Joyce Teoh

My job requires me to have a lot of compassion, and I am constantly learning how to empathise with my clients.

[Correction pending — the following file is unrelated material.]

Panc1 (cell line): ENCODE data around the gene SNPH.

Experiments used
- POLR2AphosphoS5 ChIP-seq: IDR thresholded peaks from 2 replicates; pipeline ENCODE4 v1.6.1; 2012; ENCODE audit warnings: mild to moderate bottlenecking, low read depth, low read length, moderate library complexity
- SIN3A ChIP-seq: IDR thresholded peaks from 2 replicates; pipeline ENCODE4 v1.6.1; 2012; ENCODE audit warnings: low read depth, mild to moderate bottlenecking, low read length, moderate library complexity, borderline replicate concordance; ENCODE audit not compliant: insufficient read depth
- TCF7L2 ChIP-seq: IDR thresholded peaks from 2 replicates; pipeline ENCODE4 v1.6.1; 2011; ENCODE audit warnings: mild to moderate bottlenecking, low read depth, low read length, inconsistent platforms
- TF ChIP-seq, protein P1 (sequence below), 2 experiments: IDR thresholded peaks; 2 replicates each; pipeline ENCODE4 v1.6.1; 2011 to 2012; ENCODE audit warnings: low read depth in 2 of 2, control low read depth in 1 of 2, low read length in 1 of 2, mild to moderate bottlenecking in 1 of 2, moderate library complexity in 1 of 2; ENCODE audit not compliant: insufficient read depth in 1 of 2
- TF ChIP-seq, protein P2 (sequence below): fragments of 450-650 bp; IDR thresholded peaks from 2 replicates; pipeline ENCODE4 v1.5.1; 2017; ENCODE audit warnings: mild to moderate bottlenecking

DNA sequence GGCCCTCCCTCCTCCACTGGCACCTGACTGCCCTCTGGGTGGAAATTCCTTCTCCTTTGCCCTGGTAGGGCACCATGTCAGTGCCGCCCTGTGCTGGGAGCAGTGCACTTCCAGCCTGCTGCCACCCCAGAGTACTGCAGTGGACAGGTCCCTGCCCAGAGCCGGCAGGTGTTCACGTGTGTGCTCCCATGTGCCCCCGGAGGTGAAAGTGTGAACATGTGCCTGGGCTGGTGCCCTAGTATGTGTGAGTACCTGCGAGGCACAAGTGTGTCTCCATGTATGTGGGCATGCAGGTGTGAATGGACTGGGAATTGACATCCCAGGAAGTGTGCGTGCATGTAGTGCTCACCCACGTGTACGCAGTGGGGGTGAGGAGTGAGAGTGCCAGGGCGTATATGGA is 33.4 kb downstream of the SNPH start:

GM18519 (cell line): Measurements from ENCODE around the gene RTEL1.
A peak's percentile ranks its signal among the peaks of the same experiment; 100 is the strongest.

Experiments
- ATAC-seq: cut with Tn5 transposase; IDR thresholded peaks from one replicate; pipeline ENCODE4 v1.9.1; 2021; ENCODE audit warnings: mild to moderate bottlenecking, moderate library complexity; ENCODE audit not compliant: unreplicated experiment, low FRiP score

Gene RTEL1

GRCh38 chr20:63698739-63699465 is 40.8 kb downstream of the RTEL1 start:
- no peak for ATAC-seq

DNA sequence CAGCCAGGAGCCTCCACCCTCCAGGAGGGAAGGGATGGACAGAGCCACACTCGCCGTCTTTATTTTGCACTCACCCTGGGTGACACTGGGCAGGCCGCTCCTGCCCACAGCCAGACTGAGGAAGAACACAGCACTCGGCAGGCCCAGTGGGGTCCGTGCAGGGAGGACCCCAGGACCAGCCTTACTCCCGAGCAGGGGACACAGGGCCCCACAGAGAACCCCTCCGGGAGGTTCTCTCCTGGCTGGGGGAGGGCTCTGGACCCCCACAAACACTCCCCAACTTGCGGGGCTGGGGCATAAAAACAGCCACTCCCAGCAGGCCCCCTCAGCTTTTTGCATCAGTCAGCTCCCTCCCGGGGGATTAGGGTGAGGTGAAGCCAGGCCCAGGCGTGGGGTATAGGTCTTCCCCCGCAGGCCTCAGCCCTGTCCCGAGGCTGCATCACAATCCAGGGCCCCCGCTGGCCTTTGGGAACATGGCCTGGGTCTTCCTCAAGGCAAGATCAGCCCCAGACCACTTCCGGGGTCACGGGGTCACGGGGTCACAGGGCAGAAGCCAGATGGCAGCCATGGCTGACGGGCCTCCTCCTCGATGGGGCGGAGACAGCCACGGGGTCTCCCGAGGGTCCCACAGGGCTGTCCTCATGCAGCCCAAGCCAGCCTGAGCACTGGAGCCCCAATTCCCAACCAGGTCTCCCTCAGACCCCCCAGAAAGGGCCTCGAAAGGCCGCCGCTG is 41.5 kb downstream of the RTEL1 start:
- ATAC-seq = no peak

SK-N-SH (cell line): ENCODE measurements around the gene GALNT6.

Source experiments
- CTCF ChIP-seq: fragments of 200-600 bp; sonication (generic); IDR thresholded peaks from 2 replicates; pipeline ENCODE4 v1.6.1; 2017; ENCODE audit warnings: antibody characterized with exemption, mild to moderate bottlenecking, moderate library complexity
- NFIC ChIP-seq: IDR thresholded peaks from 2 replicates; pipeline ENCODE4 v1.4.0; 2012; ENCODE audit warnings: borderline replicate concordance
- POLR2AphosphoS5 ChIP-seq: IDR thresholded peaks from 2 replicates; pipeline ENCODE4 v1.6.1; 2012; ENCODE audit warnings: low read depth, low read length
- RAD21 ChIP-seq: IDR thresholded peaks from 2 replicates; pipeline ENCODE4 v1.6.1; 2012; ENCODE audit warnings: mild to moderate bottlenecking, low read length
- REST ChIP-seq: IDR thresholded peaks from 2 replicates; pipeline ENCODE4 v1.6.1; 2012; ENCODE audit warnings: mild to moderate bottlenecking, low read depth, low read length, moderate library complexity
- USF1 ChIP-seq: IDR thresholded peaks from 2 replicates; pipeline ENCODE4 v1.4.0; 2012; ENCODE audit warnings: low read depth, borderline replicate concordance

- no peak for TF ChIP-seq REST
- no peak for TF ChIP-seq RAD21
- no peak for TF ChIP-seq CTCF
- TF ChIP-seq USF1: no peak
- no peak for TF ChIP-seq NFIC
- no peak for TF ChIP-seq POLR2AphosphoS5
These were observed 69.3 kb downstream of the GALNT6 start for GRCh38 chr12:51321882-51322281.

News & Events News & Events News & Events Highlights Having gained a strong foundation in psychology at SIM-University of Wollongong, Joyce Teoh is currently flourishing in a meaningful career as a caseworker at the Alzheimer's Disease Association (ADA). Fill in the blank with an adjective that describes yourself best: I am compassionate Please do elaborate on why you chose the adjective above. My role as a caseworker is to provide support for my clients with dementia, as well as their loved ones during the initial phase when the diagnosis is given. My job requires me to have a lot of compassion, and I am constantly learning how to empathise with my clients. Each one of my clients is unique and deals with his/her diagnosis differently. There is no one-size-fits-all when it comes to working with them and building the rapport. What do you think are the key traits that one should possess as a caseworker? A caseworker provides emotional support for the person diagnosed with dementia, their caregivers and family. Some key traits are the abilities to empathise with their challenges and listen to their needs. What made you choose to study the Psychological Science programme at SIM-University of Wollongong (UOW)? The rigorous research and cognitive curriculum offered in the Psychological Science programme are aligned with my interest in exploring the science of body and mind. The structure of the course equipped me with the skills to excel in related fields such as working in the social service sector and it gives me the opportunity to further my studies in the future. What was most memorable about your time in SIM GE? I had the opportunity to work with the Student Learning Development Department in the Peer-Assisted Learning (PAL) programme. The PAL programme opened up a new area of interest for me. I honed my leadership skills by facilitating group studies for fellow schoolmates and took on the role of a senior leader in guiding fellow PAL leaders. Through this programme, I forged friendships with like-minded people. Until today, we are still in close contact and we render support to each other when work gets a little rough. What sparked your interest in working as a caseworker at the support centre? The SIM-UOW programme spurred me towards my passion for working in the area of mental health. The course nurtured my knowledge in this field and gave me an understanding of practical application. Working at the ADA has given me new perspectives and knowledge about dementia. My role at work has been extremely meaningful and it has given me a new purpose to propel myself forward each day. What is the most rewarding thing about your job? Receiving the diagnosis at the initial stage can be very nerve-racking and emotionally draining for my clients. Being able to provide comfort and guidance to them and their caregivers really keeps me going. We aim to journey through with them as much as we can. As one of my colleagues always says, “Prepare for the worst, but hope for the best” #IChoseTheSIMPathway #ThisIsMyStory #GlobalHero Click here to learn more about the programmes awarded by the University of Wollongong. Posted online, 07 Nov 2019